At Wells Fargo Bank I work with Area Presidents and District Managers to educate/strategize/develop Credit Performance for the Oregon Region. I am a member of the Native American team member Network for Wells Fargo.
I started with Wells Fargo Bank in 2003. I have been in the financial industry for more than 25 years.
I have served on the board for Southwest Washington Food Banks and the Boys & Girls club of Bainbridge Island.
Cory Freeman is currently a District Manager with U.S. Bank in Portland. He has an extensive 22 year history in banking, working at Washington Mutual Bank and Bank of the Cascades prior to joining U.S. Bank in March of 2014. For the past 13 years Cory has managed branch networks in various regions across the country including Utah, Denver, Chicago, Southern Oregon and Portland. In his current role he provides leadership and oversight for 16 retail branches with a focus on building relationships in the community, partnering with small business customers, raising the bar with customer experience and ensuring strong financial and operational performance.
Cory grew up in Southern Oregon and in 1993 earned a Bachelor’s degree in Finance and Accounting at the University of Oregon. He is married to Celina Freeman and together they have two children, Will (7) and Julian (11).
Renee Rank Ignacio
Renee Rank Ignacio
Renee is a Klamath tribal member, and she grew up in Klamath Falls, Or. She went to Arizona State University, and graduated with a Bachelors of Science in Business. Currently she lives in Portland and works at McMenamins, Inc as the Director of Marketing.
Legacy Medical Group
Legacy Medical Group
I am an enrolled member of the Fort Belknap Indian Community, Montana. My maternal grandmother is Gros Ventre (Aaniiih).
I work for Legacy Health and have spent the past twelve years managing medical practices focused on primary and specialty care. In 2015, I became the Administrative Director for multiple surgical specialties located across five Legacy hospital campuses. I began my career in healthcare in 1984 as a Medical Assistant then moved into management in 1990 and continued that journey to where I am today.
At Legacy I have had the privilege of working with our Diversity Advisory Council and our Community Benefits Steering Committee. I am the executive sponsor for our Native American Employee Resource Group which we created two years ago. It has been a wonderful experience working with the various Employee Resource Groups supporting activities throughout the year.
I left school at 16 and went to work. I completed my high school education through Portland Community College and enrolled in college at Pacific University. I transferred to Portland State University to pursue a degree in Theater Arts. A little more than a year later my great grandmother become seriously ill and I decided to postpone school and care for her fulltime. During that time I fell in love with healthcare and decided to change course and pursue training to be a Medical Assistant. I have had the honor of working with several exceptional mentors who have supported me throughout my career.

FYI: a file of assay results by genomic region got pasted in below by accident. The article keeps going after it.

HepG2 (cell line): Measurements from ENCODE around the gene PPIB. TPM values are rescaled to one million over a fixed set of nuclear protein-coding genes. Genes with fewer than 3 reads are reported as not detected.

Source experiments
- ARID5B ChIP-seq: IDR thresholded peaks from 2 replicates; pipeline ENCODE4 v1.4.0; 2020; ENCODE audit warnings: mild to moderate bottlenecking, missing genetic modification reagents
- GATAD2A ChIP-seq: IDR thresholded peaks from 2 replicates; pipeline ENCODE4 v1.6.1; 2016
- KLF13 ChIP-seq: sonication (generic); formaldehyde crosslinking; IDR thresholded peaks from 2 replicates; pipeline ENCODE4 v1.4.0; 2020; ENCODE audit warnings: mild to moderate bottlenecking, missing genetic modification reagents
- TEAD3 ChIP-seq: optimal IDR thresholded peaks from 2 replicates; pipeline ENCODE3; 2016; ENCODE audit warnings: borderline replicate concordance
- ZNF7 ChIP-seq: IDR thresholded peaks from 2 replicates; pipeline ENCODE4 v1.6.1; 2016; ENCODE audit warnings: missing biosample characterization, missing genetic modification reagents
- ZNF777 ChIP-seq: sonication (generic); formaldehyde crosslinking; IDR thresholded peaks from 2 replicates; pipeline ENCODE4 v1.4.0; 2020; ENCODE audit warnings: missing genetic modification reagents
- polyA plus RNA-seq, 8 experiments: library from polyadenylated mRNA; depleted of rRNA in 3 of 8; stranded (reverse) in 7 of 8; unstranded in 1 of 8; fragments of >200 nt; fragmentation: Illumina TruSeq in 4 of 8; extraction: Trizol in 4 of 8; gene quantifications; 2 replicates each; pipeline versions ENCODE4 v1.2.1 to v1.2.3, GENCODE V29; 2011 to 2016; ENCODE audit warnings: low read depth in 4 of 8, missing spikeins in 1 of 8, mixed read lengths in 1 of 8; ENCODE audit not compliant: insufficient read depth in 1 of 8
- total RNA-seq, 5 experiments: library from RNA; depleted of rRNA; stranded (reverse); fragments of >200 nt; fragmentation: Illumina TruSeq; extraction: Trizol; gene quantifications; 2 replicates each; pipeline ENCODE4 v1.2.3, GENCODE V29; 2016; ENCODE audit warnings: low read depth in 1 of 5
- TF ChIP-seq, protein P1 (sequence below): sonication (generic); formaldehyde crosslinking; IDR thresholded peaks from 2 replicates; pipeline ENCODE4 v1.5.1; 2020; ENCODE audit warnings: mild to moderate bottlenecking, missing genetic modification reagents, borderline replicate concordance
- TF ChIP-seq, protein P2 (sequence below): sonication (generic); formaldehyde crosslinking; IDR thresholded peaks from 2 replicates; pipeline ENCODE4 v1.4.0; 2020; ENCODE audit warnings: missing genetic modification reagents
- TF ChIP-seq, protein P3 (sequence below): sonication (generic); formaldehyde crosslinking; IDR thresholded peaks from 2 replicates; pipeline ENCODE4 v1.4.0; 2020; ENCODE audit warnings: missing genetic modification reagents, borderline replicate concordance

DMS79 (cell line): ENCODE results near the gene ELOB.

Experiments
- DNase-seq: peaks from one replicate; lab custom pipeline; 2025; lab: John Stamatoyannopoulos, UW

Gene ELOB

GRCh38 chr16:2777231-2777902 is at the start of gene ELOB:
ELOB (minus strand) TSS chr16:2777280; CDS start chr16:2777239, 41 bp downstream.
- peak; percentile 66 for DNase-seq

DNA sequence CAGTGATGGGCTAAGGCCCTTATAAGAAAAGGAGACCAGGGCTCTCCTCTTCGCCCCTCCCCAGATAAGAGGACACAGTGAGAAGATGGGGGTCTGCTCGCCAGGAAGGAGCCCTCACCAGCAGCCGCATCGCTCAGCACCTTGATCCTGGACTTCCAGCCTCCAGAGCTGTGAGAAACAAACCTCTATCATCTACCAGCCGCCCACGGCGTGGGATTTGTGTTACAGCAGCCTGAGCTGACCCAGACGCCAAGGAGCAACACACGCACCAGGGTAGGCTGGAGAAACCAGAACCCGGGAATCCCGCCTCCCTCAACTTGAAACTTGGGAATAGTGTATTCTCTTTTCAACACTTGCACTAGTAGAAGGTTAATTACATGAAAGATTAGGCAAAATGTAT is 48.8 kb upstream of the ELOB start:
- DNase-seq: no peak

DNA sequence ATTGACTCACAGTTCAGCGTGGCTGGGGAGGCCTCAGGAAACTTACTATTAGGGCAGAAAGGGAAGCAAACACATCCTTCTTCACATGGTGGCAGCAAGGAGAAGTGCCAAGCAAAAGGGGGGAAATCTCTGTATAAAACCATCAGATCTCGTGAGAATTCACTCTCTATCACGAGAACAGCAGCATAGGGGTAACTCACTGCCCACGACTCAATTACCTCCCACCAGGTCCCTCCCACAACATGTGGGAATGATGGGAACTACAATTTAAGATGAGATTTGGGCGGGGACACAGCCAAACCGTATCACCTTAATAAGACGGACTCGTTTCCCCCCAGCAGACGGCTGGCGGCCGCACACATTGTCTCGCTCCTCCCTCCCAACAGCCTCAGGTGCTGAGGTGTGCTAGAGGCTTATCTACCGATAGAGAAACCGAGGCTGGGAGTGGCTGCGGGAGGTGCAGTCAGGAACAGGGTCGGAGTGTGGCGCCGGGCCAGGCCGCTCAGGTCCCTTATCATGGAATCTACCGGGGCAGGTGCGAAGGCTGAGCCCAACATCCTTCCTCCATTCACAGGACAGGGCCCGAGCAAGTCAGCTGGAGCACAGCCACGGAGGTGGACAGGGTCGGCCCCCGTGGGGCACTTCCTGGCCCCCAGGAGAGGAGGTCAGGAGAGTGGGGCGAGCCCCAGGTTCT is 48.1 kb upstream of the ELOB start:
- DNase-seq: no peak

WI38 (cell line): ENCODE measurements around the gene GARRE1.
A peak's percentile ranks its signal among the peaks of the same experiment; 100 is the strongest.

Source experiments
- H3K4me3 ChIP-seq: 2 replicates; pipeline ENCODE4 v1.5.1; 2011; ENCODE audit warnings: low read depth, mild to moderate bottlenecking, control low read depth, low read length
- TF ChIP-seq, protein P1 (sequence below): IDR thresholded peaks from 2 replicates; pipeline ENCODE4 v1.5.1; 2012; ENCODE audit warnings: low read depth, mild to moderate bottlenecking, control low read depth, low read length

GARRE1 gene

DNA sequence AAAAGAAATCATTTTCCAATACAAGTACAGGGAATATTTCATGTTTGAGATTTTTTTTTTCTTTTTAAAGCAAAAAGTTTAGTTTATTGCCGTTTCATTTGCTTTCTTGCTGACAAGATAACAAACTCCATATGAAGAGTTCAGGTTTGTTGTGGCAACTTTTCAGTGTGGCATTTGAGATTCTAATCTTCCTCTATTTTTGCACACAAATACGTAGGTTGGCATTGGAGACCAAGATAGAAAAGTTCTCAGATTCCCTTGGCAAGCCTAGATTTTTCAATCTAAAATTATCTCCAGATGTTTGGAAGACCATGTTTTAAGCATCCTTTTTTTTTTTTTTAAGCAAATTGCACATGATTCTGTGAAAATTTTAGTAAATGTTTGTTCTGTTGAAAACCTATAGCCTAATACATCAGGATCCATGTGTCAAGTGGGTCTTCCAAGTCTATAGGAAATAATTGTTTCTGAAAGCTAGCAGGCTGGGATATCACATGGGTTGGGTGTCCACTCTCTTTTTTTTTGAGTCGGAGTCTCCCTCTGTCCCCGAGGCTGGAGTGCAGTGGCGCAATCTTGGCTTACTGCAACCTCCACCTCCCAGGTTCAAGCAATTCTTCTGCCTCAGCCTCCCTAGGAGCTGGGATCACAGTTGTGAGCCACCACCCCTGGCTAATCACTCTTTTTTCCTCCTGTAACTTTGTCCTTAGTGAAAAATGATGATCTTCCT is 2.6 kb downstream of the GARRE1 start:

I have been married to Dan for 30 years and have two beautiful kids – Emily and Brady.
Karen St. Clair
Psychotherapy Private Practice
Karen St. Clair
Psychotherapy Private Practice
I am a tribally enrolled member of the Mdewankanton Dakota of Minnesota. My family reservation is the Lower Sioux Indian Community located on the south side of the Minnesota River at the site of the U.S. Indian Agency and the Bishop Whipple Mission, a part of the original reservation established in the 1851 Treaty. My reservation was my second home as a child and adolescent, which was three hours outside of the Minneapolis metropolitan area where we lived. I received a B.A. at Concordia College in Moorhead, Minnesota with majors in French and Sociology as well as a Philosophy minor. I have been married for 25 years and have two sons.
I am a licensed clinical social worker (L2197) in the State of Oregon since 1994, and have worked as a therapist since 1987, when I graduated from Simmons College School of Social Work in Boston, Massachusetts. There, I practiced as a candidate and then licensed independent clinical social worker (LICSW) for seven years before moving to Portland. Additionally, my work experience includes staff administration and clinical supervision in various settings which has enhanced my knowledge of systems. My therapeutic orientation is psychodynamic, influenced by psychoanalytic thinking, cognitive behavioral therapy, family systems, and existential therapy. My work is strongly influenced by cultural and spiritual aspects of Indian thinking influenced by my own traditions, and west coast tribal influences as well. Finally, I have a good deal of experience and love for working with clients who suffer both mental health and chemical addictions.
My vision for a future professional occupation began after having worked at the Native American Rehabilitation Association, where my employment moved from full-time therapeutic work to supervision and management over an almost seven year period. While I worked there as the treatment director, I learned that many Indian employees, and families of clients reported that they were not able to find Indian therapists on their insurance panels in private practice. From that time, I planned on moving into a private practice as some time in the future. In 2007, I started a position at Samaritan Counseling Centers, as the agency clinical director and grant project manager. SCC was a small hybrid agency: it had the financial traits of a mental health non-profit and a private group practice where I learned a great deal about serving the working and middle class in Portland. In February of 2009, the agency closed its doors due to the financial crisis, which gave me the opportunity to build the private practice serving Indians that I had envisioned for myself.